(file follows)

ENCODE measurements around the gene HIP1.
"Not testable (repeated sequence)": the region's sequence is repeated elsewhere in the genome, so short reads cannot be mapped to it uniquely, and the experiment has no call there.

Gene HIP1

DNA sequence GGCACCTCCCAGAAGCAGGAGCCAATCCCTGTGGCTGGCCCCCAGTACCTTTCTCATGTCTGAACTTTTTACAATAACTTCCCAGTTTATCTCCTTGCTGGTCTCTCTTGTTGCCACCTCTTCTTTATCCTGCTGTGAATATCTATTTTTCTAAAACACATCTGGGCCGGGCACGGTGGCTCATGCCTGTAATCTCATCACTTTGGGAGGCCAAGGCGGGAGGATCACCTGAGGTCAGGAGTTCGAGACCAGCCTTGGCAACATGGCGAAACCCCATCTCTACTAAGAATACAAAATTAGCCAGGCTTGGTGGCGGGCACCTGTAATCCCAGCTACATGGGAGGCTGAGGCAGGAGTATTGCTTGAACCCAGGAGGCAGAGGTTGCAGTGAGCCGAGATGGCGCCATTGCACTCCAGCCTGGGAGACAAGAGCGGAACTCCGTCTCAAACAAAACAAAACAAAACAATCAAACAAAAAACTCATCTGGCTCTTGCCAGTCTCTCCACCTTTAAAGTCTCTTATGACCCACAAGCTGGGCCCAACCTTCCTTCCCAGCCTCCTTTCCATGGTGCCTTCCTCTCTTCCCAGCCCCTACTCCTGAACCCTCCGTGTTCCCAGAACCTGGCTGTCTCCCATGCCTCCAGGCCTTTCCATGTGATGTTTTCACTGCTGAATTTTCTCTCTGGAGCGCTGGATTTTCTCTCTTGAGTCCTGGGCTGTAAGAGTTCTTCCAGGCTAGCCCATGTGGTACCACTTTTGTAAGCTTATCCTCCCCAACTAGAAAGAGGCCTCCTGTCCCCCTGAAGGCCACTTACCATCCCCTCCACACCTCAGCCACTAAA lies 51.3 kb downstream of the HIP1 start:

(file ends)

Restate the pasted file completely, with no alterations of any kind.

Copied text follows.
ENCODE measurements around the gene HIP1.
"Not testable (repeated sequence)": the region's sequence is repeated elsewhere in the genome, so short reads cannot be mapped to it uniquely, and the experiment has no call there.

Gene HIP1

DNA sequence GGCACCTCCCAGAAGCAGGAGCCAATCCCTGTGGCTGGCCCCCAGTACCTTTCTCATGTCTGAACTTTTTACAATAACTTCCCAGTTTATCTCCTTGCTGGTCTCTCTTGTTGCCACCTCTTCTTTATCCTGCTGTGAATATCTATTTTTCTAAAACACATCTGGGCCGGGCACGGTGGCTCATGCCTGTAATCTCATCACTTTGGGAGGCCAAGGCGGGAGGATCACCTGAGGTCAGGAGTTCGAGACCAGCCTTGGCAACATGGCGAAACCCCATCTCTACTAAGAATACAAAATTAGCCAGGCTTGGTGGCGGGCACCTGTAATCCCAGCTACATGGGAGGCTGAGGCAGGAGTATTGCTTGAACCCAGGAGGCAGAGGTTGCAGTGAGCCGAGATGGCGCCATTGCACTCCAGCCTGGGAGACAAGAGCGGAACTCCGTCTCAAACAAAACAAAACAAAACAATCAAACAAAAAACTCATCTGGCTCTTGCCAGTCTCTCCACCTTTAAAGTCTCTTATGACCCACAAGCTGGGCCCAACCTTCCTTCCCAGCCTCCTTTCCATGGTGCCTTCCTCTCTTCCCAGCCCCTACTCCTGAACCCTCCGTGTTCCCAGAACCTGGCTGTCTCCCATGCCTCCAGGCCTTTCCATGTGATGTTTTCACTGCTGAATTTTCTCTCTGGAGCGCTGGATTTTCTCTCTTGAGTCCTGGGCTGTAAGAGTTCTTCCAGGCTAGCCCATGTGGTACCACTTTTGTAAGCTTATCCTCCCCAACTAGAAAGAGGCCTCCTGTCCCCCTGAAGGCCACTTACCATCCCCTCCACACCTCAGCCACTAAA lies 51.3 kb downstream of the HIP1 start: